It is not uncommon for there to arise a dispute about spousal maintenance when couples attempt to resolve financial issues on divorce. In a Judgment in the case of SS v NS 2014 EWHC4183 (fam) Mostyn J gave a comprehensive guide as to the principle issues that surround spouse maintenance and whether the same should be granted. Having considered the relevant case law and the views of the law commission Mostyn J gathered together 11 principles in respect of spousal maintenance.
The first issue to consider is why spousal maintenance should arise. In the case of Millar and Millar, McFarlan and McFarlan 2006 UK HL24, the most common rational is to meet the needs which the relationship has generated. This means career break for women who focused on childhood can be taken into consideration as a relevant factor.
However, Mostyn J has formed the view that it may not be reasonable that an ex-husband should have to pay spousal maintenance by way of reference to matters which are not causally connected to the marriage unless they were looked at in a wider economic context, in other words why should a husband meet his former wife’s needs rather than the tax payer. Mostyn J has formed the view that spouse maintenance should be made to alleviate significant hardships in the first instance.
Furthermore, an award should only be made with reference to a wife or a husband’s needs, save in an exceptional case where sharing or compensation would apply. Further, where the needs in questions are not causally connected the award should be generally aimed at alleviated significant hardship.
On the fourth point Mostyn J took the view “in every case the Court must consider a termination of spousal maintenance with a transition to independence as soon as it is just and reasonable. The terms should be considered unless the payee would be unable to adjust without undue hardship to the ending of payments. A degree of not undue hardship in making the transition to independence is acceptable”.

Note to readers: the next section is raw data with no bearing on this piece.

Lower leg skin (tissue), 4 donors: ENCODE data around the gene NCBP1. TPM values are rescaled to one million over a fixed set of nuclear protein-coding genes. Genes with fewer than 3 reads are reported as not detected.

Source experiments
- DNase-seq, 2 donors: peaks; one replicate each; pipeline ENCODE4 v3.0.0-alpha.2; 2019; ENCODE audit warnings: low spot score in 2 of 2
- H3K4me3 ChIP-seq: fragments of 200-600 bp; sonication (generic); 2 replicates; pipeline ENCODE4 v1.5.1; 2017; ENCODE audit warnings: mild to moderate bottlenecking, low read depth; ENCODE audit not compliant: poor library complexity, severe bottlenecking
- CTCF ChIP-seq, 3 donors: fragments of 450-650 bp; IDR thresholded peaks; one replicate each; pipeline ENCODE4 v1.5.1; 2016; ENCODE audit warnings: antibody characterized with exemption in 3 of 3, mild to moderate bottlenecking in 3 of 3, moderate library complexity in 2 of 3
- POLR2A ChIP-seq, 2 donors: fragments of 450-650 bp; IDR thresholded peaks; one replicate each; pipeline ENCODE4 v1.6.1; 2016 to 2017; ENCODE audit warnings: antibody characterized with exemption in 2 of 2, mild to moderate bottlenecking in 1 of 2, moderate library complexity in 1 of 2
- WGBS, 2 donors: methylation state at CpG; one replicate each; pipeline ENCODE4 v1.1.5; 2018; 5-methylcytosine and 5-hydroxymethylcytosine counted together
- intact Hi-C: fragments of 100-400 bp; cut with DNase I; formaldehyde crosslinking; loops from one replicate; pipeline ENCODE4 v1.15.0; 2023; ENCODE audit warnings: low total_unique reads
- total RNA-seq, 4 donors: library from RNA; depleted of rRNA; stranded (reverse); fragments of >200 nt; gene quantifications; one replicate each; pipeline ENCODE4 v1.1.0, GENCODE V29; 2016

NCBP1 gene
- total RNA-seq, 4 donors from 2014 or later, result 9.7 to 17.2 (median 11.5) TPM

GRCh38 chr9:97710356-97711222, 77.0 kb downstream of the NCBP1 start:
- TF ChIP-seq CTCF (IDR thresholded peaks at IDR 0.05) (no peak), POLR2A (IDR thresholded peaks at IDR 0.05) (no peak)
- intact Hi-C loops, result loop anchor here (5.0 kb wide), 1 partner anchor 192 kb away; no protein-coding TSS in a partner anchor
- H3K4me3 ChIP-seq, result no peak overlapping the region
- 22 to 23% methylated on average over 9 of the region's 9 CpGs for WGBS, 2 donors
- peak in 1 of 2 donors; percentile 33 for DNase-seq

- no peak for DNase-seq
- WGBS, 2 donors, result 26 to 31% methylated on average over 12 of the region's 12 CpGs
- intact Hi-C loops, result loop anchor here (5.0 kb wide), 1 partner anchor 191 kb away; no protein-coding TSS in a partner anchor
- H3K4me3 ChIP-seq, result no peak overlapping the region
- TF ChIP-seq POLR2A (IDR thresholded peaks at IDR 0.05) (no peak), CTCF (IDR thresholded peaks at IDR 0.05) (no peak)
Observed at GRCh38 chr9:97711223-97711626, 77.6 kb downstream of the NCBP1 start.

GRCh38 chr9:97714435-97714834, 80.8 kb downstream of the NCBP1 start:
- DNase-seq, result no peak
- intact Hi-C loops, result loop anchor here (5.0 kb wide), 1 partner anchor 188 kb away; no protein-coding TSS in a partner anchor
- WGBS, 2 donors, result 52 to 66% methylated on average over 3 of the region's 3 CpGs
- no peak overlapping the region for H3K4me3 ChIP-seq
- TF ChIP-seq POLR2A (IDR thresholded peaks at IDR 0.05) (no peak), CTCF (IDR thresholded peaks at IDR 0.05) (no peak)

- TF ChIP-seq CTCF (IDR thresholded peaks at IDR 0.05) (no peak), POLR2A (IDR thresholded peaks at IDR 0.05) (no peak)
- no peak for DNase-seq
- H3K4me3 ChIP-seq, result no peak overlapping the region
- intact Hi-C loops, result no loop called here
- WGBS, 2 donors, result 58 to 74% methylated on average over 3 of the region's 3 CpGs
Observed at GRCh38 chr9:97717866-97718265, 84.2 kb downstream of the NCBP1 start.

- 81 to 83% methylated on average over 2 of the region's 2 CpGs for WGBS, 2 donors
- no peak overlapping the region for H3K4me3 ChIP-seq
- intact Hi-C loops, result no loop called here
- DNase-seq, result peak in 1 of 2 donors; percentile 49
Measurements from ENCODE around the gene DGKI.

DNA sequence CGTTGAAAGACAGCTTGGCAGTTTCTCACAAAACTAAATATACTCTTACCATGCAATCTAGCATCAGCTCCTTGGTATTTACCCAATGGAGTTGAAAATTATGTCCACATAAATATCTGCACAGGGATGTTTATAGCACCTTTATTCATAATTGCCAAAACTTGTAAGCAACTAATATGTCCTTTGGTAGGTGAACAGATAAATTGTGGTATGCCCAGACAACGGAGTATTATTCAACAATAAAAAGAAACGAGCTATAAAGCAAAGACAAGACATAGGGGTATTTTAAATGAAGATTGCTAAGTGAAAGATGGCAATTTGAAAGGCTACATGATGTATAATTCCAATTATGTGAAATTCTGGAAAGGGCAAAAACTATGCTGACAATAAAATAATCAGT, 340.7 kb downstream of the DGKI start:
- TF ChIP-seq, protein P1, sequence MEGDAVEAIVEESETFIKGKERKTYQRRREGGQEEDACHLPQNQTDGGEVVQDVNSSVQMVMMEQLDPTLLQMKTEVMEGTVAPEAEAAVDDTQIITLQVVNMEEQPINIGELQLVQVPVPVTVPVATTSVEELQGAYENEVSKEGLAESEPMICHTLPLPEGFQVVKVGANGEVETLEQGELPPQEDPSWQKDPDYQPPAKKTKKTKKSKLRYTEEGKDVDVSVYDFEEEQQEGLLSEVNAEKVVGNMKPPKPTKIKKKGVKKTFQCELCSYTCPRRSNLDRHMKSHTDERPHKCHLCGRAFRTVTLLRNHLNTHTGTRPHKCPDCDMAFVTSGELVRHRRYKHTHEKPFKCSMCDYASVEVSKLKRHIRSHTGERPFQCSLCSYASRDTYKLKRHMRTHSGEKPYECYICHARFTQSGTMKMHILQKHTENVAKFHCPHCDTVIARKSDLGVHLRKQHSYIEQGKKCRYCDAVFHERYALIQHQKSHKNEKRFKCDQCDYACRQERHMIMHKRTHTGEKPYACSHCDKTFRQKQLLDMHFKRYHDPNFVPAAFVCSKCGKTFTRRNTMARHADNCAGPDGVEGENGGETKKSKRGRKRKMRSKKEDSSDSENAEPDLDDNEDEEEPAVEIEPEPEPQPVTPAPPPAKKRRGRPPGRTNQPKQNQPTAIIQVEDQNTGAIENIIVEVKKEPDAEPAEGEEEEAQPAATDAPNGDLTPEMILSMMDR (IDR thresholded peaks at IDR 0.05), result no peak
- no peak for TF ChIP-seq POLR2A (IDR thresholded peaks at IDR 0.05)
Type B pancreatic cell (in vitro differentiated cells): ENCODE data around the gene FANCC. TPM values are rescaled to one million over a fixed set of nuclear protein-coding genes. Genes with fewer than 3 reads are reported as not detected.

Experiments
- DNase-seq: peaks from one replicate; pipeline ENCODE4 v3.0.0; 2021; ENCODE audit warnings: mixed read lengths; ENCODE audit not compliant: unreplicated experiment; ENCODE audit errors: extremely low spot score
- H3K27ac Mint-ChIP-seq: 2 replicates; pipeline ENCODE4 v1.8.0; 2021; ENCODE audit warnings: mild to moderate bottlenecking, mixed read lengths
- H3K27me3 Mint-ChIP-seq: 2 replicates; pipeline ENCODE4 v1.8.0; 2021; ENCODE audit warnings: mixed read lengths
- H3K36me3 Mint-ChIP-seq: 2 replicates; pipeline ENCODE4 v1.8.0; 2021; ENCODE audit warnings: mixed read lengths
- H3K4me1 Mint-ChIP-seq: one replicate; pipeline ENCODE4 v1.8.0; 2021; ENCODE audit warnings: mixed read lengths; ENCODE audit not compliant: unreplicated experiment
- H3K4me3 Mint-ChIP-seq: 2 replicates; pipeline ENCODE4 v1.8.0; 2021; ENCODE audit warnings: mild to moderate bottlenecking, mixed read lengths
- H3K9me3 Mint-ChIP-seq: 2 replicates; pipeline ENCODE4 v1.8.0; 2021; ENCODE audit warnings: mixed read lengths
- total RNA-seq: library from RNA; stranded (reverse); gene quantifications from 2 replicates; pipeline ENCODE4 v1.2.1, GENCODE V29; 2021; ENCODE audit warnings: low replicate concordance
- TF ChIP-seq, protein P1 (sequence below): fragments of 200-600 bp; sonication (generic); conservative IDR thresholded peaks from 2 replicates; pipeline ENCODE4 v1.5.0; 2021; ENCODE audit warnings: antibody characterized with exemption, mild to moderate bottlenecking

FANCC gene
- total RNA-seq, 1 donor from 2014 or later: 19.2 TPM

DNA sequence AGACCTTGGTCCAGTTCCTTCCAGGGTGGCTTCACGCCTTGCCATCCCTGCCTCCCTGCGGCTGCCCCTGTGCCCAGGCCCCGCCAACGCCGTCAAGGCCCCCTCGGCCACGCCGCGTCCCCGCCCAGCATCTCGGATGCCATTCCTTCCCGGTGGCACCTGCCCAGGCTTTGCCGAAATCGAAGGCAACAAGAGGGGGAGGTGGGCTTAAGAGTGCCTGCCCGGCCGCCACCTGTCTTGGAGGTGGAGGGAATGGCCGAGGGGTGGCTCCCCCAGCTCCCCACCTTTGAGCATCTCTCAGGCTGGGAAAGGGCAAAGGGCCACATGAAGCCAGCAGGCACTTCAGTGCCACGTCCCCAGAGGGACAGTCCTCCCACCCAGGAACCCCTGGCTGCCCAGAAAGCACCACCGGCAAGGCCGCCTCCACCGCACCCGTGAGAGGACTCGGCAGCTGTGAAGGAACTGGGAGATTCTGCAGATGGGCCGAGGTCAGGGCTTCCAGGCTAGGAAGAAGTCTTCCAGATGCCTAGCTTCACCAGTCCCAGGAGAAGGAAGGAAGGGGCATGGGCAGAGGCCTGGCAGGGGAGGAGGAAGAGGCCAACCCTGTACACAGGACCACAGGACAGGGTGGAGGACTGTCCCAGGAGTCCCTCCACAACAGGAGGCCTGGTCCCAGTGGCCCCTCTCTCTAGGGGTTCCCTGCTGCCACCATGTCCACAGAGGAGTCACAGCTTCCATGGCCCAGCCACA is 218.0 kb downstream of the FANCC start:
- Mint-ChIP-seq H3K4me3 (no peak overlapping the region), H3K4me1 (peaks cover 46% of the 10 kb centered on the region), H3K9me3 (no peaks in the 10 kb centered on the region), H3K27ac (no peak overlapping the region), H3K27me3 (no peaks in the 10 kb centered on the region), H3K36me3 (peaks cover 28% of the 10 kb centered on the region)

On the fifth matter, Mostyn J stated that the choice between an extendable term and a joint lives order is a fine balanced consideration and that the steer of the Court should militate in favour of the former, i.e. extendable as opposed to joint lives.
On the sixth point, marital standards of living is relevant to quantifying spouse maintenance but is not decisive. The standard of living should be taken into consideration when made against the desired outcome for independence.
On the seventh point, in quantifying maintenance, the Judge was not to examine the individual items in a persons budget but to stand back and look at the global total and consider whether it represents a fair proportion of the payers available income.
The eighth point dealt with bonuses where the payers income comprised of both basic salary and bonus payments. The payments for maintenance may be partitioned with needs being met from the basic salary and additional discretionary items being met from the bonus on a capped or percentage basis.
The ninth point dealt with application to extend term maintenance orders and suggested that there is no criteria of exceptionality to justify the extension of the term Order. An examination should be carried out to ascertain on an application to extend whether the premise of the original order, i.e. the ability of the payee to choose independence has been impossible to choose and if so why.
Similarly, the tenth point related to application to discharge a joint lives order and examination should be made of the original assumption that it was too difficult to predict eventual independence.
Finally, with reference to the last point, Mostyn J stated that a choice between extendable and non-extendable terms if finely balanced the decision should normally be in favour of the economically weaker party.
In summary therefore it would seem that spousal periodical payments order should generally be assessed by reference to the needs and marks a move towards the increased use of term orders for spouse maintenance rather than joint lives order.
If you require legal advice please contact our Kerry Davies, Family Law Solicitor 01524 39760 or 0800 919 231
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